Discovering Thuringian towns at Wartburg Hainich World Heritage region
Good things come in threes
Our trip starts in the home of the Wartburg – in more than one sense. There’s Wartburg Castle, of course, sitting in splendour above the town of Eisenach, but there is also another Wartburg. This is an East German car which was produced in Eisenach during the days of the GDR. Unfortunately I have been unable to persuade Charlotte to visit the Automobile World Eisenach exhibition, even though car making in the town goes back all the way to 1898. Never mind. Instead we roam the streets of the town centre, where we inadvertently gain some other historical insights. We immediately spot the Luther House, one of Eisenach’s oldest and most beautiful timber-framed houses. Even I can tell that’s definitively worth a photo. It also has a lovely little courtyard with ornate, colourful balconies.
It’s not very far from Luther to Bach, both literally and metaphorically. A few steps take us to St George’s Church, where Luther used to preach and where the infant Johann Sebastian Bach was baptised. The late-Gothic font is highly ornate and very pretty. It’s quite impressive to think you can still be baptised in the same place as Bach.
A bit further on we come to Bach’s House. This museum adds a musical note to our little trip. We listen to a live concert featuring baroque instruments – performed once an hour – enter an ‘immersive musical composition’ and relax in bubble chairs as we enjoy Bach’s works. The garden right next to the house offers further opportunities for relaxation.
As green as it gets
Gardens are also the theme for our next destination: Bad Langensalza. If Charlotte can’t find anything suitable for her Instagram account here then I’m stumped. The town has ten parks and themed gardens, never mind the pretty town centre with its colourful buildings and cobblestone squares. I’m sure I’m on to a winner.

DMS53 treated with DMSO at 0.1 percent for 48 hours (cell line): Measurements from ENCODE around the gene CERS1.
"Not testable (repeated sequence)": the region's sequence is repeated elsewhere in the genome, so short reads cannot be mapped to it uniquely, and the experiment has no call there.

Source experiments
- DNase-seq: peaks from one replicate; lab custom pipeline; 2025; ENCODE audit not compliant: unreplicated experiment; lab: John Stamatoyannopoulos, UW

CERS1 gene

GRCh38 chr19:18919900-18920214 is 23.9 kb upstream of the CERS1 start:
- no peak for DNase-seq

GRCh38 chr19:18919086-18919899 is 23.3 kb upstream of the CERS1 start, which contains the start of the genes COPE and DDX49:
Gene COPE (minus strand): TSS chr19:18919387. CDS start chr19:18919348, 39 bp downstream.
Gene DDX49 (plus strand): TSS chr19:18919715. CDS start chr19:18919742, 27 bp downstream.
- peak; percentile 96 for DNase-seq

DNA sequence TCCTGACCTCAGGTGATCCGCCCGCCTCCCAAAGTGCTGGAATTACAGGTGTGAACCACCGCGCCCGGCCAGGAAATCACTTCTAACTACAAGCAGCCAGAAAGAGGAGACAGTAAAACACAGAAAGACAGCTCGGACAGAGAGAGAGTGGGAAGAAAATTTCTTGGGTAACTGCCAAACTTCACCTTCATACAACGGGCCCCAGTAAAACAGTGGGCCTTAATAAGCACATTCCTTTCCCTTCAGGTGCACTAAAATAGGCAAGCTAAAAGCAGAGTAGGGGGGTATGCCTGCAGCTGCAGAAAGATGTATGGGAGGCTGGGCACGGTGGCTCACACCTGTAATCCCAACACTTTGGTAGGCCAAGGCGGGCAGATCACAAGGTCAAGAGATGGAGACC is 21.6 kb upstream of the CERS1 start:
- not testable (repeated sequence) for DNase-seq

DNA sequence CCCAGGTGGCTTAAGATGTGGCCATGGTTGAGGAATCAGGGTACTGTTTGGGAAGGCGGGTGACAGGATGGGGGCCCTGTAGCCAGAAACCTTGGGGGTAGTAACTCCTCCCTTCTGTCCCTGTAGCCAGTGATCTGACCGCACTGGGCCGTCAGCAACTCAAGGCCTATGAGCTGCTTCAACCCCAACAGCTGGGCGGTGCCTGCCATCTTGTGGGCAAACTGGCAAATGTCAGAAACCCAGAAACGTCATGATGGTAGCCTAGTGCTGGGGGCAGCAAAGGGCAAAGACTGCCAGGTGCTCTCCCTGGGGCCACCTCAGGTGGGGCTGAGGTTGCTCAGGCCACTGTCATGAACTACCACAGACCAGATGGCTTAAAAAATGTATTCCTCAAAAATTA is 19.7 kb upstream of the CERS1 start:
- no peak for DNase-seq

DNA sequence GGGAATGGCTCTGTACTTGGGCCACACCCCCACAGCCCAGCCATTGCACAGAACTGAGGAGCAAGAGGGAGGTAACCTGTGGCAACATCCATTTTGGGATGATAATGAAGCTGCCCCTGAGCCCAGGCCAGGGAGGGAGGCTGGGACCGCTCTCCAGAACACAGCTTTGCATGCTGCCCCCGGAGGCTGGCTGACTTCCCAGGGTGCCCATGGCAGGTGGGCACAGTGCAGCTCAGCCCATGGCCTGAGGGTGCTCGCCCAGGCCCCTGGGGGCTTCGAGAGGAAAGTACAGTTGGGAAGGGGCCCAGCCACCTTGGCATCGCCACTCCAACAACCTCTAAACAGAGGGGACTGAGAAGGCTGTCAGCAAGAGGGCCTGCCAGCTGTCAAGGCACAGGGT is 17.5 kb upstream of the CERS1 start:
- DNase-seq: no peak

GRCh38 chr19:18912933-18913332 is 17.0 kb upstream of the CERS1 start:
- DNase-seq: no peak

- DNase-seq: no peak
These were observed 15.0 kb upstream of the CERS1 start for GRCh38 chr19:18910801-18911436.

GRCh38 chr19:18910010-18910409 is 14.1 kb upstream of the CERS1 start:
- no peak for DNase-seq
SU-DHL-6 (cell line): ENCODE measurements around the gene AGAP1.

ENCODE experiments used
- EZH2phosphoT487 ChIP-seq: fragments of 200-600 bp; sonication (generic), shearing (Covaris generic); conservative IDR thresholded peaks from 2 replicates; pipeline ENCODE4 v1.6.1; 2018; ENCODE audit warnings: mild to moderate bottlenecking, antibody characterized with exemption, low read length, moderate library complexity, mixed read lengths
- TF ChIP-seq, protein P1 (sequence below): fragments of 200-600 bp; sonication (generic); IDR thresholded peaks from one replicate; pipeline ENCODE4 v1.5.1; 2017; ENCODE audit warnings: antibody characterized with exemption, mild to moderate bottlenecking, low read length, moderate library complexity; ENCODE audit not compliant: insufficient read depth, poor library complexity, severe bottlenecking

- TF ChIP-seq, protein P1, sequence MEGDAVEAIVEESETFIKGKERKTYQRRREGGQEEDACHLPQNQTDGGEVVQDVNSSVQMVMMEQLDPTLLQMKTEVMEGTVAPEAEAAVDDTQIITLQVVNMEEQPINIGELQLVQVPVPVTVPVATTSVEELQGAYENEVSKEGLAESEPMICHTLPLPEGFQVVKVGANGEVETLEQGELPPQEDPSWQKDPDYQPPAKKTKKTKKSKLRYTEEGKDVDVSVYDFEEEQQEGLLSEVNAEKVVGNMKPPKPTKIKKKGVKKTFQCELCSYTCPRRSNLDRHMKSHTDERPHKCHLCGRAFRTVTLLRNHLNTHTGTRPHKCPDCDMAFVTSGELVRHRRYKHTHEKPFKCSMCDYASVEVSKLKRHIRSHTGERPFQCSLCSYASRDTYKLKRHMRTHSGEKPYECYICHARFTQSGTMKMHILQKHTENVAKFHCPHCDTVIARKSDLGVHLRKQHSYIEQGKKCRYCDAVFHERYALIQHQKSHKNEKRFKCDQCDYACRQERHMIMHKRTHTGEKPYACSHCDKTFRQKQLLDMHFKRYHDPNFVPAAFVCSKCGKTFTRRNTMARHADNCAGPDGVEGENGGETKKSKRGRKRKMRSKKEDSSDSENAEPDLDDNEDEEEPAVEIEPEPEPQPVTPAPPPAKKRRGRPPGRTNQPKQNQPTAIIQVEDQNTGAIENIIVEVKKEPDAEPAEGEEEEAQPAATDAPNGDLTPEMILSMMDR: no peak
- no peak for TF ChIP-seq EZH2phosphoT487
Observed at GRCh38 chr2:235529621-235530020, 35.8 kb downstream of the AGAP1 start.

We start on a Far Eastern note. Charlotte walks through the beautifully designed ‘Garden of Bliss’ with wide eyes and a keen focus. This evocatively named Japanese garden is divided into different sections, each one more lovely than the last. Our favourite is the pond garden, complete with a wooden bridge, zigzag walkway and colourful koi carp teeming in the water below us. Charlotte wants to come back in April – that’s when the cherry blossoms are out. A staff member at the entrance was raving about it.Just across the road we immerse ourselves in a sea of roses. The Rose Garden is home to more than 450 different species and varieties. I hardly know what to smell first. And Charlotte doesn’t know where to begin to take pictures – should she start with the rose-covered pergola, the rose arch, or perhaps the cute pavilion surrounded by blossoms? We ‘scale’ the lookout hill and are rewarded with splendid views across the entire Rose Garden.
Medieval to the max
And so we reach the last item on our itinerary: Mühlhausen, the town of spires, gates and churches. Medieval charm wherever you care to look – simply fabulous. We have a lovely little walk along the old town wall, which comes complete with a tower and gates you can actually walk through. The inner Frauentor gate takes us straight to the Church of St Mary. Even the exterior of this imposing church is a sight to behold, a fine example of the Gothic style. St Mary’s is the second-biggest church in Thuringia, after Erfurt Cathedral. We also visit the Church of St Blasius, another gem, this time with a hint of a French influence. Beautiful towers, a large rose window over the entrance (that reminds me of the rosettes at Notre Dame), and magnificent stained-glass windows near the high altar. And we’re back to Johann Sebastian Bach once again, who used to play the organ at this church. As for me, I’m playing second fiddle, because Charlotte is taking photos non-stop. But I take that as a compliment.
Cover picture: ©Tino Sieland, Welterberegion Wartburg Hainich
Wartburg Hainich World Heritage region